14 social media metrics for tracking campaign success

By Indeed Editorial Team

Updated 27 October 2022

Published 4 May 2022

The Indeed Editorial Team comprises a diverse and talented team of writers, researchers and subject matter experts equipped with Indeed's data and insights to deliver useful tips to help guide your career journey.

Social media metrics are a useful way of tracking and understanding the success of a digital advertising campaign. Marketing teams or social media specialists utilise these metrics as a key way of measuring the effectiveness of different posts, paid advertisements and digital promotions. If you work in social media, you could benefit from learning more about the different metrics used to measure the effectiveness of a campaign. In this article, we discuss what these metrics are, the different types of metrics used, the benefits of using them and 14 metrics used for tracking the success of a social media campaign.

What are social media metrics?

Social media metrics are a collation of any data or information used to measure the performance or effectiveness of a digital campaign. These metrics provide a quantifiable measure of a campaign's success based on specific goals and milestones. For example, a social media campaign designed to increase brand engagement may have the goal of increasing the number of people that connect to your posts, which you can measure by analysing the engagement, amplification and applause rate.

Related: What is a social media campaign and how can you create one?

The different types of metrics used for social media

The metrics used for social media cover a wide scope of different types of data and information. Businesses typically choose which metrics to pay attention to based on how useful that information is in understanding how to make social media use as effective as possible. The key categories that social media professionals use for metrics include:

  • Engagement: Engagement is any form of interaction your audience has with your content, such as liking, commenting or sharing.

  • Awareness: Awareness is how far your brand and posts reach, which helps raise the business's visibility and knowledge.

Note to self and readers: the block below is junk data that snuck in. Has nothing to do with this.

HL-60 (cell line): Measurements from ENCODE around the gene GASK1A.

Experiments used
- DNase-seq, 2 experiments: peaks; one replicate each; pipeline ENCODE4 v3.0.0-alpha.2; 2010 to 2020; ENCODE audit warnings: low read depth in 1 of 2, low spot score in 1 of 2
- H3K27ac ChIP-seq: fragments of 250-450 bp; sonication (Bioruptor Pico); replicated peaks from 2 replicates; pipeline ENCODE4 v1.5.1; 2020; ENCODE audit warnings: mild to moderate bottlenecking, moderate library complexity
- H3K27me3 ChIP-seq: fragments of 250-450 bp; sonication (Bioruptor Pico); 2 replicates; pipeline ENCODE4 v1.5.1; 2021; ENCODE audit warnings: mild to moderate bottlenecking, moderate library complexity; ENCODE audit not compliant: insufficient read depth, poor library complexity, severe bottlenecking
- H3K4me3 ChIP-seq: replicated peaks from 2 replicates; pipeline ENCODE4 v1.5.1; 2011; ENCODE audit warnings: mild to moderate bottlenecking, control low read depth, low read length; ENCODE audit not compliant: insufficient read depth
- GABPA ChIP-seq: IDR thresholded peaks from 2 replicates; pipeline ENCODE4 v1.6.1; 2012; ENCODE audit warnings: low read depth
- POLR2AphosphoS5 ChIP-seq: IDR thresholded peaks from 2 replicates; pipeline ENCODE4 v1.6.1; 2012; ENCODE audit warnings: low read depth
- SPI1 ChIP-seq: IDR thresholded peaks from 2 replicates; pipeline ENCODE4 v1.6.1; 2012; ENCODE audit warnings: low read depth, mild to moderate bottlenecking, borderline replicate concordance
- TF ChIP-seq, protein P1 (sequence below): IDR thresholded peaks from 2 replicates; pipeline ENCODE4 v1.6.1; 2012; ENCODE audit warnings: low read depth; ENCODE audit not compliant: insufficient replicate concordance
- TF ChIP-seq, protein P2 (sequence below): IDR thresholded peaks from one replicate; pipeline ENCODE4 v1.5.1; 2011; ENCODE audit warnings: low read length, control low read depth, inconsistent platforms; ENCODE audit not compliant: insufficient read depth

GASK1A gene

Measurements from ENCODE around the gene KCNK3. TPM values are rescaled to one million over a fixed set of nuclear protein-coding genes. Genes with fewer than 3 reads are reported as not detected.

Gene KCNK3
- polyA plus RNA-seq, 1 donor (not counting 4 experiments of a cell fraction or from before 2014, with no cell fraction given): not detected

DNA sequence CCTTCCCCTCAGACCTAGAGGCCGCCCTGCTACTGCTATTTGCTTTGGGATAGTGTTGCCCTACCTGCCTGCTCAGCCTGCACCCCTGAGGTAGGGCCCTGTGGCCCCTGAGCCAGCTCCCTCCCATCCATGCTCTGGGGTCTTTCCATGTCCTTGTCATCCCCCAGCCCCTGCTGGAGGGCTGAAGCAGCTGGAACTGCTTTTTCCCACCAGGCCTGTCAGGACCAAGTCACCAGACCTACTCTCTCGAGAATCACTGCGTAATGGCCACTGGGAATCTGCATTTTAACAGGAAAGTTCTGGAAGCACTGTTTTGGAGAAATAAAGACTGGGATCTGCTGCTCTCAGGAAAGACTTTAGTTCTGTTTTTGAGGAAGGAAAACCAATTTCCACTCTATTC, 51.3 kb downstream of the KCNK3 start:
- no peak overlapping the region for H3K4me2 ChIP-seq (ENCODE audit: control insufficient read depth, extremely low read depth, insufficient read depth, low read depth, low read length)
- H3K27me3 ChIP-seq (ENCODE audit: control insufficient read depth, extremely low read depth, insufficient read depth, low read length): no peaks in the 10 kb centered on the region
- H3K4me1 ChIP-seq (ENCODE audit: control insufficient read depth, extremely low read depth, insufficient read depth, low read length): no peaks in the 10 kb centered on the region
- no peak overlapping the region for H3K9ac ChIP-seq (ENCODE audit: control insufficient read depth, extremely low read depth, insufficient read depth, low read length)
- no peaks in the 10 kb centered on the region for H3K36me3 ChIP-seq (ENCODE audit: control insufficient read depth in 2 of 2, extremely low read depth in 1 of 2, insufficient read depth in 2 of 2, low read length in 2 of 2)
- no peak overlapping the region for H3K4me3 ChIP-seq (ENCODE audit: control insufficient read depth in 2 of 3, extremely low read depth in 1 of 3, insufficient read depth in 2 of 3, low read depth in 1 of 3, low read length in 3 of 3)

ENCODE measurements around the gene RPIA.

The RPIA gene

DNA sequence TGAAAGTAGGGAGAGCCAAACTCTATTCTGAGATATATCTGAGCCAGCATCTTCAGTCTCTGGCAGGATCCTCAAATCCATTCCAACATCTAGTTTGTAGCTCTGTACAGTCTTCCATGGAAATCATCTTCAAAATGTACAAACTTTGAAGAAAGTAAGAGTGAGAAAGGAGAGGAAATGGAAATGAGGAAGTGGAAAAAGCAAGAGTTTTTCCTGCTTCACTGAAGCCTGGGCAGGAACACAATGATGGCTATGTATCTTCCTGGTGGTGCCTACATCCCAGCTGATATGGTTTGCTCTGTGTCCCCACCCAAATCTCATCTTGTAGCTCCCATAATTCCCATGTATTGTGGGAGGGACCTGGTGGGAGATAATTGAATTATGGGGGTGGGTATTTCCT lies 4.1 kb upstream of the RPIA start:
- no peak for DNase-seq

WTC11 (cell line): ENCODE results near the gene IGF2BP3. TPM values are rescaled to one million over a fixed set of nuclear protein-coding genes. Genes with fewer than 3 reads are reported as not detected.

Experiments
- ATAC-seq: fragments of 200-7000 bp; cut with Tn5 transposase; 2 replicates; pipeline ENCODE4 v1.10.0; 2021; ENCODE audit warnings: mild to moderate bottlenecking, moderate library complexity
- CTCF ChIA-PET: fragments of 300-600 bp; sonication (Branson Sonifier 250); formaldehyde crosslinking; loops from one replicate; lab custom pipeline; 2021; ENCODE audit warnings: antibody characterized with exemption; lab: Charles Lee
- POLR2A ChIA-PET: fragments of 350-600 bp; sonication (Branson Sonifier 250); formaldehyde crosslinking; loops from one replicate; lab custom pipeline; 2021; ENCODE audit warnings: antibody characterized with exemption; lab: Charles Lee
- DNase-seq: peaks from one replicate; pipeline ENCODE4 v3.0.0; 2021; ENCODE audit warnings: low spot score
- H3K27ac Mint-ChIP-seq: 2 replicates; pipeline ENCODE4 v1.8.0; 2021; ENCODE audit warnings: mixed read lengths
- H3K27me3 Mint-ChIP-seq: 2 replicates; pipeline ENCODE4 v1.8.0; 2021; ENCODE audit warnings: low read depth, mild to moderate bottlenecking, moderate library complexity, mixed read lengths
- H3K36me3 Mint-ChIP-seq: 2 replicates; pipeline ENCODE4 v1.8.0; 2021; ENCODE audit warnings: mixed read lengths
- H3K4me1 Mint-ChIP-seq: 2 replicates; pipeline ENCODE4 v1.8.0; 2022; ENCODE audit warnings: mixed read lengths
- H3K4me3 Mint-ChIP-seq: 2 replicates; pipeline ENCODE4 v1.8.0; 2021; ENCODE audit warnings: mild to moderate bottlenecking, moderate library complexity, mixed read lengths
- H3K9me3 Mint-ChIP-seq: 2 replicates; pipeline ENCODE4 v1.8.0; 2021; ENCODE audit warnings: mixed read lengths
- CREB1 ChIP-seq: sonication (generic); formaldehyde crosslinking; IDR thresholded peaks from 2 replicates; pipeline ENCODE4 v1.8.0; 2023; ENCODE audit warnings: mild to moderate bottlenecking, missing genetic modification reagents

• Consumer: Consumer metrics refer to the perception your audience has of your brand, such as how positive their opinion is.

  • Conversion: Conversion is any action a person takes on viewing your content, such as clicking through to your website or buying a product.

  • Activity: Activity refers to internal metrics about the team handling social media, such as response time and volume of content.

Related: Digital marketing skills: definition and examples

What are the benefits of using these metrics?

Some of the key advantages of using social media metrics include:

Improving audience understanding

Metrics can provide practical insight into the preferences of your target audience. By measuring the success of individual posts and the demographics they reach, social media specialists can create campaigns that are better suited to that specific audience. This practice supports the creation of high-quality, relevant content that suits the target audience better.

Gaining insight into competitors

Utilising social media dashboards can provide insight into what competitors are doing well on social media. Businesses can then use that information to create content that fills particular niches. Studying the competition can help a business to avoid errors by learning what works, without the cost of failed campaigns.